by clicking the "Next" arrow.
by clicking on the page.
the page around when zoomed in by dragging it.
the zoom using the slider when zoomed-in.
by clicking on the zoomed-in page.
by entering text in the search field, and select "This Issue" or "All Issues"
by clicking on thumbnails to select pages, and then press the print button.
displays sections with thumbnails and descriptions.
displays a slider of thumbnails. Click on a page to jump.
allows you to browse the full archive.
about your subscription?
Mindful : June 2015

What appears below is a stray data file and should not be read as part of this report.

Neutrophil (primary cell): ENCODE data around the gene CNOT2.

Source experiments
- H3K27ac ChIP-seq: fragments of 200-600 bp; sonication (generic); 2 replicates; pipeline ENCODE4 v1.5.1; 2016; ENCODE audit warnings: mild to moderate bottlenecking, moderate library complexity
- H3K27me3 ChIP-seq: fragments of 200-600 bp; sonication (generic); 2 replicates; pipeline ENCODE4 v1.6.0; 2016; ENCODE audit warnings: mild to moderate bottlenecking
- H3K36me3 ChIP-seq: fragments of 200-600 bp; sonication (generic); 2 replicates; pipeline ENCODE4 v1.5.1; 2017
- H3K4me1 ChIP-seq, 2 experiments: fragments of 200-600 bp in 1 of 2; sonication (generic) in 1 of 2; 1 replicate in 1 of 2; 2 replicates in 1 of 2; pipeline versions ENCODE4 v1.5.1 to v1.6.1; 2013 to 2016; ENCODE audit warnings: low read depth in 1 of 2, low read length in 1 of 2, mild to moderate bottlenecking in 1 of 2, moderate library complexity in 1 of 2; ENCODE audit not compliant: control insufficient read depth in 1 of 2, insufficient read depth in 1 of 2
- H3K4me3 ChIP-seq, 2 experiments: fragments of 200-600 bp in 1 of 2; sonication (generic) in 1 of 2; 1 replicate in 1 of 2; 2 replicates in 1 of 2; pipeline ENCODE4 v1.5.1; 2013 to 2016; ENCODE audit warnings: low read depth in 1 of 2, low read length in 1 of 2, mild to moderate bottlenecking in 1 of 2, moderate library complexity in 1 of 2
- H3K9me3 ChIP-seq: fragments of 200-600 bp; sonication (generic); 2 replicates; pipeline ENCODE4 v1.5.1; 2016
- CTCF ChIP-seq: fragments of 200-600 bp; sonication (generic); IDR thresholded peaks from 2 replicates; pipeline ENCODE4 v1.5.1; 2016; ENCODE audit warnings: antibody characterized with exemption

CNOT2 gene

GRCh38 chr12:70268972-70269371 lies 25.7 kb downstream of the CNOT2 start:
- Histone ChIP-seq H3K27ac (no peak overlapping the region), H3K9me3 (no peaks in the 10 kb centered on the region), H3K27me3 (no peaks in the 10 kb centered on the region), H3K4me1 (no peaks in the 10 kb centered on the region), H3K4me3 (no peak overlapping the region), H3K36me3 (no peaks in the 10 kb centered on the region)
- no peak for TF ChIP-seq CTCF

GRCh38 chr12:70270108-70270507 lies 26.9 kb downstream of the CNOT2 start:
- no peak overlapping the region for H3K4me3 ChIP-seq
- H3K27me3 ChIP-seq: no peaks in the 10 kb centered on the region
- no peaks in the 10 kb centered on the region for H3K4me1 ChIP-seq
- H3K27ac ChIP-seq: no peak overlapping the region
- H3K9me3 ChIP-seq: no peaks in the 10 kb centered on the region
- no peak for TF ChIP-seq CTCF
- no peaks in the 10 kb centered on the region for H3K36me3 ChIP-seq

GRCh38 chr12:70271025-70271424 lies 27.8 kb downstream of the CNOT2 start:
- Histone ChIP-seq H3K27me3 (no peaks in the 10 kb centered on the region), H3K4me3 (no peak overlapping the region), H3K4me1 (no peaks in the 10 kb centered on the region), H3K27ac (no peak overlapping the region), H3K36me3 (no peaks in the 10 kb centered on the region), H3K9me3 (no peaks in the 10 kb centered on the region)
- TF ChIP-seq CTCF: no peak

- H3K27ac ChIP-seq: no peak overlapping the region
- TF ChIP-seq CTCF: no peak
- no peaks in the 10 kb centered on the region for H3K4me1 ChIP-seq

IN BUSINESS A police officer stopped a shoplifter who was stealing baby food, and instead of writ- ing him up, he paid for the food so the man could feed his child. ● When Carolina Panthers coach Ron Rivera’s house caught fire, a nine-year-old girl sent a letter with five dollars of her tooth fairy money to help. He returned it with a thank you note and some swag. Ronald Read, a former janitor and gas attendant in Vermont, left a secret investment for tune to his community when he died. $1.2 mil- lion went to the local library and $4.8 million went to the hospital. The Experience Helmet Most helmets are designed to protect; the Experience Helmet is made to expose you to the most dangerous of things—your thoughts. How it works: You place the badass-looking motorcycle helmet on your head, it translates your thoughts into mellow ambient noise and plays them back to you. It was created by Lithu- anian sound designer Aiste Noreikaite, whose idea for the project was that in hearing the patterns of your thoughts, you can tune in to your own mind. More than Medicine In The Washington Post, Melinda Ring, medical director of the Osher Center for Integrative Medicine at Nor thwestern University, writes that mindfulness training for health-care prac- titioners would drastically reduce the number of dangerous hospital-acquired infections. The piece was informed by her ongoing study on the effects of mindfulness practice on doctors’ and nurses’ decision-making and quality of care. Leading the World in Meditation Global politics makes room for meditation: At this year’s World Economic Forum in Davos, Swit- zerland, once again each day began with an 8 a.m . meditation session, led by Jon Kabat-Zinn, and this year the conference featured a panel on how meditation affects the brain. Take an ArtBreak If you’re in Seattle, swing down to the Henry Art Galler y on your lunch break to meditate and appreciate some ar t. The gallery offers themed one-hour guided gallery viewings—called ArtBreaks—and every second Thursday the theme is mindfulness meditation. Of Minds and Markets Could mindfulness be the nex t big trend in marketing? Lisa Nirell, CEO of EnergizeGrow th, recently wrote a book on the subject, called Mindful Marketer. She’s committed to show- ing marketers and businesses the value of paying attention, whether to your mind or your client. FUN FACT A recent study at UCLA finds compelling evidence that, in the long run, meditators’ brains age more slowly—so as we inch toward our inevitable end, we can keep our brains alive and well. Breaking News, With Mindfulness Leading textbook publisher Routledge recently released Mindful Journal- ism and News Ethics in the Digital Era, applying mindfulness principles to journalism to “add clarity, fairness and equity to news decision-mak- ing and to offer a moral compass to journalists facing ethical dilemmas in their work.” The book offers journalists a fresh approach to repor ting in a time when news ethics are both distrusted and increasingly vague. Beyond Counting Sheep In Januar y, Mindfulness Matters— an Irish organization—released a CD called Sleep for Kids, which provides exercises accompanied by soothing music to guide kids into peaceful sleep. It’s one of a growing number of resources to help kids wind down and catch some Zs. June 2015 mindful 11 3Extra ordinary Acts of Kindness PHOTOGRAPHSBY:©DMITRIYRAYKIN,©ALEKSANDR,©HOBBITFOOT,©INNA_ASTAKHOVA,©POGONICI,©KITCHBAIN,©JALCARAZ/DOLLARPHOTOCLUB,COURTESYOFAISTENOREIKAITE.COM/©NATALJASAFRONOVA